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Design Challenges of the Next Generation of All Electric Umbilical Systems

[+] Author Affiliations
Alan Deighton, Alan Dobson

Technip Umbilicals Ltd, Newcastle upon Tyne, UK

Paper No. OMAE2017-61879, pp. V05AT04A050; 8 pages
doi:10.1115/OMAE2017-61879
From:
  • ASME 2017 36th International Conference on Ocean, Offshore and Arctic Engineering
  • Volume 5A: Pipelines, Risers, and Subsea Systems
  • Trondheim, Norway, June 25–30, 2017
  • Conference Sponsors: Ocean, Offshore and Arctic Engineering Division
  • ISBN: 978-0-7918-5769-4
  • Copyright © 2017 by ASME

abstract

Since the first umbilicals were developed and installed to control and preserve subsea equipment they have continued to evolve to ensure effective operation in an increasingly challenging subsea environment. New material technologies, complex analysis tools and umbilical architectures have been developed to ensure umbilical systems operate through-out their service life irrespective of the ambient temperature, fatigue loading, hyperbaric pressure and tensile loads applied.

In more recent years, as the subsea industry adapts to the challenge of reducing CAPEX costs driven by reduced oil prices, the potential cost savings through adapting the subsea processing system to treat processed fluids on the seabed and / or utilising longer step out systems from existing facilities is driving a new step in umbilical evolution.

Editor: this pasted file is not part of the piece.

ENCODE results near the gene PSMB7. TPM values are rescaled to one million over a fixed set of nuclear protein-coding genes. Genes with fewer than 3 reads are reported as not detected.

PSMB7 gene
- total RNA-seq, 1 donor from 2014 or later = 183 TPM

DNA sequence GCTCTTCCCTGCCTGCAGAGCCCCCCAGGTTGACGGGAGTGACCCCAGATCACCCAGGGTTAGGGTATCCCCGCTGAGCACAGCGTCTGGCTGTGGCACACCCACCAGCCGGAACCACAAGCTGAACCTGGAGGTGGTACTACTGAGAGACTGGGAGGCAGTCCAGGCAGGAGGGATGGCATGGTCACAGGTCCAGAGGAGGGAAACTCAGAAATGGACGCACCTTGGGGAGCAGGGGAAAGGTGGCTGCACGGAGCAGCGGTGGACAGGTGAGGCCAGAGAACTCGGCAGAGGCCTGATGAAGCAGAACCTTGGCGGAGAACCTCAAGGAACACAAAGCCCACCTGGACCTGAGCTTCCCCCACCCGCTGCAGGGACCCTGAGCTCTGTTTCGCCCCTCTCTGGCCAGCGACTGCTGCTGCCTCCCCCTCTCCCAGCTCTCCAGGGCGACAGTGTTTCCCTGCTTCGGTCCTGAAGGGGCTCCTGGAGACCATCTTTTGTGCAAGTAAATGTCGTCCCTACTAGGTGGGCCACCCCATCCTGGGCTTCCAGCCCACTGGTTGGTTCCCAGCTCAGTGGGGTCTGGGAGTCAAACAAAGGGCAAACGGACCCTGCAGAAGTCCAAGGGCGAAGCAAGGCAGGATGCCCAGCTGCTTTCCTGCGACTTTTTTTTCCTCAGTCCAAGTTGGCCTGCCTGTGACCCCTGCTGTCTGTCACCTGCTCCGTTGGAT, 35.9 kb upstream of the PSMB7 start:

To support the potential evolution in subsea processing systems, the conventional control umbilical must evolve to incorporate the supply of electrical power and potentially electrical control to replace hydraulic control over long step out distances. This has a significant influence on the design of the umbilical system, introducing several new challenges which need to be addressed through material selection and advanced analysis techniques.

This paper will provide an overview of the potential evolution of the Next Generation All Electric umbilical and outline the design challenges and methods developed to maximise the reliability of the umbilical system.

Copyright © 2017 by ASME
Topics: Design

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